in the first sentence the word *xena/rkhs has displaced some other name, now lost to us. Lycinus, Arcesilaus, and Lichas his son.
Xenarces succeeded in winning other victories, at Delphi, at Argos and at Corinth. Lycinus brought foals to Olympia, and when one of them was disqualified, entered his foals for the race for full-grown horses, winning with them. He also dedicated two statues at Olympia, works of MyronMyron flourished about 460 B.C., and the race for foals was not introduced till 384 B.C. Hence, either the Greek text must be emended, or some other Myron, and not the earlier sculptor of that name, must be referred to here. the Athenian. As for Arcesilaus and his son Lichas, the father won two Olympic victories; his son, because in his time the Lacedaemonians were excluded from the games, entered his chariot in the name of the Theban people, and with his own hands bound the victorious charioteer with a ribbon. For this offence he was scourged by the umpires,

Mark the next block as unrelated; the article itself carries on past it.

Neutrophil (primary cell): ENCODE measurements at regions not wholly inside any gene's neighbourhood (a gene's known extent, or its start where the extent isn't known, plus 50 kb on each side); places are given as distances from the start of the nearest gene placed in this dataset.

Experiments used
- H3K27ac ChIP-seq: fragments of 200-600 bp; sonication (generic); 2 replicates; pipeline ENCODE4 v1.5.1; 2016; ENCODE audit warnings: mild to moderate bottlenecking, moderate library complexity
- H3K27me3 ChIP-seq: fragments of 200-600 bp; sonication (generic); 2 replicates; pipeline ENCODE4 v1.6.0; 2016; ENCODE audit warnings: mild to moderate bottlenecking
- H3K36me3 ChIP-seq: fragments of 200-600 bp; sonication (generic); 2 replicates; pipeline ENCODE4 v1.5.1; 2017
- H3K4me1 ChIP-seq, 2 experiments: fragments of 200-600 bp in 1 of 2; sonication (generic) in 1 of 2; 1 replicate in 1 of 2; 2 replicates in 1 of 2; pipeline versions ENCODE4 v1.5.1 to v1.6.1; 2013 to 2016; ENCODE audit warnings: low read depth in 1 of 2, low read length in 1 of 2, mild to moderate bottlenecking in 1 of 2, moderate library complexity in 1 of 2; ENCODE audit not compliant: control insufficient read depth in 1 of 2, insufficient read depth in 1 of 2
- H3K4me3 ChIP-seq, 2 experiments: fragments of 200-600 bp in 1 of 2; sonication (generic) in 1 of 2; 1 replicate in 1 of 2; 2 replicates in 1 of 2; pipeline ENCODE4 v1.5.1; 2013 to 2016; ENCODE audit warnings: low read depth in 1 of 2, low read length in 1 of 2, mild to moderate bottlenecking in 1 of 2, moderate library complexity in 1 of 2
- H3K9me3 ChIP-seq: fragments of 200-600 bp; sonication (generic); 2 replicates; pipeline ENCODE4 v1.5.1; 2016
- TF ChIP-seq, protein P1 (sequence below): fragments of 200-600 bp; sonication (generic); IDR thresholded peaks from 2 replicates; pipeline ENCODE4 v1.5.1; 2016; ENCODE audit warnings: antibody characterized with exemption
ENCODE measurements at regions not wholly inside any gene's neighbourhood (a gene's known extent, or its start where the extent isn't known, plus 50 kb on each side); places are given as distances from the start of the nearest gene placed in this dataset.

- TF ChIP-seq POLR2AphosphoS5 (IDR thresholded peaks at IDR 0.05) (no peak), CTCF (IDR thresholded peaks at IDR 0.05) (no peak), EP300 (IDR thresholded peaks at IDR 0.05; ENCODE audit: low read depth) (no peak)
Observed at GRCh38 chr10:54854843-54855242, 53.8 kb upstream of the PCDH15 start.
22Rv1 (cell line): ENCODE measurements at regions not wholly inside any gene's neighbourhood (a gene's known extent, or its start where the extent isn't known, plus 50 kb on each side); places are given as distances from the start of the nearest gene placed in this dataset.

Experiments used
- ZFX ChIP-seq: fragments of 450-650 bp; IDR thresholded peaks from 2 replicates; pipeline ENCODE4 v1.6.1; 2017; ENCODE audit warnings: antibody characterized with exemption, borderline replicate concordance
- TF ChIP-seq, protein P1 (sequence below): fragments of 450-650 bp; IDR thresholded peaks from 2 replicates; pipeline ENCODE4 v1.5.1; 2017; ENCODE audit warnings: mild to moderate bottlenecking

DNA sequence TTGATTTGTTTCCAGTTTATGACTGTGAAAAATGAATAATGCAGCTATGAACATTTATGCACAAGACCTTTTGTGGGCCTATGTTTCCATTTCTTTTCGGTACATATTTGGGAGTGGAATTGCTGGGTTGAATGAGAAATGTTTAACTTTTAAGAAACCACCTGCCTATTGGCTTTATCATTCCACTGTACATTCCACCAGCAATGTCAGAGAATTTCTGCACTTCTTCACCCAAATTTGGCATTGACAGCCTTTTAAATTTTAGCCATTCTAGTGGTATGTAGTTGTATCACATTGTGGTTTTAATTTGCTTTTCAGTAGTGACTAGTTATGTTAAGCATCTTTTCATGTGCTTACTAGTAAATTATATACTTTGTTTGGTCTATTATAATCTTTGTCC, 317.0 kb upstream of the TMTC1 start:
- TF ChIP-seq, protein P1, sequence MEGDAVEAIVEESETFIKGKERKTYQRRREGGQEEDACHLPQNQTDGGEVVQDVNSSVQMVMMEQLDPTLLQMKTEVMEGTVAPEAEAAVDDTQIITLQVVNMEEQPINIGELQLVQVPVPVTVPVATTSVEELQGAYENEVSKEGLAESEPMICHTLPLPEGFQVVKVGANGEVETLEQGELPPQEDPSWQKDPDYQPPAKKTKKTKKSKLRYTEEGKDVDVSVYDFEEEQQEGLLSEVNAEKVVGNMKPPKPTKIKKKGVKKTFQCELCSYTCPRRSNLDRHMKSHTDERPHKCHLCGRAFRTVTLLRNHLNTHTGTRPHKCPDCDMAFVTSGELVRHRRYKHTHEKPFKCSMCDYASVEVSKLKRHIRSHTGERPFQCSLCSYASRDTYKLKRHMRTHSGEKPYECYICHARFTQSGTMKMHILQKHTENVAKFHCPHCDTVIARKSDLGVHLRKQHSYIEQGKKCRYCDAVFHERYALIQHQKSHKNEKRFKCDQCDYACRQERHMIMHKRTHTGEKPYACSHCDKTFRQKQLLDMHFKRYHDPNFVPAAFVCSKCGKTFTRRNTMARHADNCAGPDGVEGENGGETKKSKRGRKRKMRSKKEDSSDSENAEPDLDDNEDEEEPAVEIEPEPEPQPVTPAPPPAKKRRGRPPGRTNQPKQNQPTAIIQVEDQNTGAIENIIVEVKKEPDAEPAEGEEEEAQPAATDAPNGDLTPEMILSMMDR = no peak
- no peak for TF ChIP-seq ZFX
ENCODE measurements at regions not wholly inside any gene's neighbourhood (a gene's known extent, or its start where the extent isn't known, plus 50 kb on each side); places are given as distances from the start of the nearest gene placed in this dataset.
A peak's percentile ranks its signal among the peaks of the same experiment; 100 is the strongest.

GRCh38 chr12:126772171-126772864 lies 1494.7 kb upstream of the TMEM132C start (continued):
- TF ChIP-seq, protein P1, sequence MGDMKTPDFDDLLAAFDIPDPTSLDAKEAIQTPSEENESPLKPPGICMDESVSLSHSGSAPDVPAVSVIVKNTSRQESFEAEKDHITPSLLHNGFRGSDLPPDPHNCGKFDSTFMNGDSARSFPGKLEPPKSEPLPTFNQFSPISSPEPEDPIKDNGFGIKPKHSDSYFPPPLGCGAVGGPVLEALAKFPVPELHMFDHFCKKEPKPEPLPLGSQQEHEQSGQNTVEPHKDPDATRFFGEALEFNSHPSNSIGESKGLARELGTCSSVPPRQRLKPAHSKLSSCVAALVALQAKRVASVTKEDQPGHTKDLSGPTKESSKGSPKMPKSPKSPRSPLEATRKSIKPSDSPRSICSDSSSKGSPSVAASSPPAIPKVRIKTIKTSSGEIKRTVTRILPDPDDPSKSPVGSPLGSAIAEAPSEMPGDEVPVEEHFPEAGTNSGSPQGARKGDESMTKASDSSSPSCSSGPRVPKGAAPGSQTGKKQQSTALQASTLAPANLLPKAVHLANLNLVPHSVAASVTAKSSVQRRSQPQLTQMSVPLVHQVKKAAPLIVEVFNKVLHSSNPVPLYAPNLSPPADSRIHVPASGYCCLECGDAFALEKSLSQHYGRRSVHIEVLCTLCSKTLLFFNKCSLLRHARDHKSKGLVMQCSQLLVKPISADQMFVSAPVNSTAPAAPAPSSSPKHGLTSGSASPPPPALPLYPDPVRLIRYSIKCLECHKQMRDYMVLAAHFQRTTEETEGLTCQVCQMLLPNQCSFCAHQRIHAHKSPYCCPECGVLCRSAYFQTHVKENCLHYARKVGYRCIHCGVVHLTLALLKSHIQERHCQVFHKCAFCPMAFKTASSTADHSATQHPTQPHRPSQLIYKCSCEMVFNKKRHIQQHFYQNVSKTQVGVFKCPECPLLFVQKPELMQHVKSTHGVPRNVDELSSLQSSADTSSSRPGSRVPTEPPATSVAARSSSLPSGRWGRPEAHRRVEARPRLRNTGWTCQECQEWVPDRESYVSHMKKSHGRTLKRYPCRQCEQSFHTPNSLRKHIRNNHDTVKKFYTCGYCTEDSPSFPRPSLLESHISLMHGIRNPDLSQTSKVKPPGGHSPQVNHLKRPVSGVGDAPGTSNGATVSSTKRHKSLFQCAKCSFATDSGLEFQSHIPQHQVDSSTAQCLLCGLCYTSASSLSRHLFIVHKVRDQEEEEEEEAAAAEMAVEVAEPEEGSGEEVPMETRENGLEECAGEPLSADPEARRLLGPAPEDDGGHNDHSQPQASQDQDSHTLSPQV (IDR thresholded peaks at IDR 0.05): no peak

and on account of
masistratus, he wrote a treatise abusing Athenians, Lacedaemonians and Thebans alike. He imitated the style of Theopompus with perfect accuracy, inscribed his name upon the book and sent it round to the cities. Though Anaximenes was the author of the treatise, hatred of Theopompus grew throughout the length of Greece.
Moreover, Anaximenes was the first to compose extemporary speeches, though I cannot believe that he was the author of the epic on Alexander.Sotades at the ninety-ninth Festival384 B.C. was victorious in the long race and proclaimed a Cretan, as in fact he was. But at the next Festival he made himself an Ephesian, being bribed to do so by the Ephesian people. For this act he was banished by the Cretans.
The first athletes to have their statues dedicated at Olympia were Praxidamas of Aegina, victorious at boxing at the fifty-ninth Festival544 B.C., and Rexibius the Opuntian, a successful pancratiast at the sixty-first Festival536 B.C.. These statues stand near the pillar of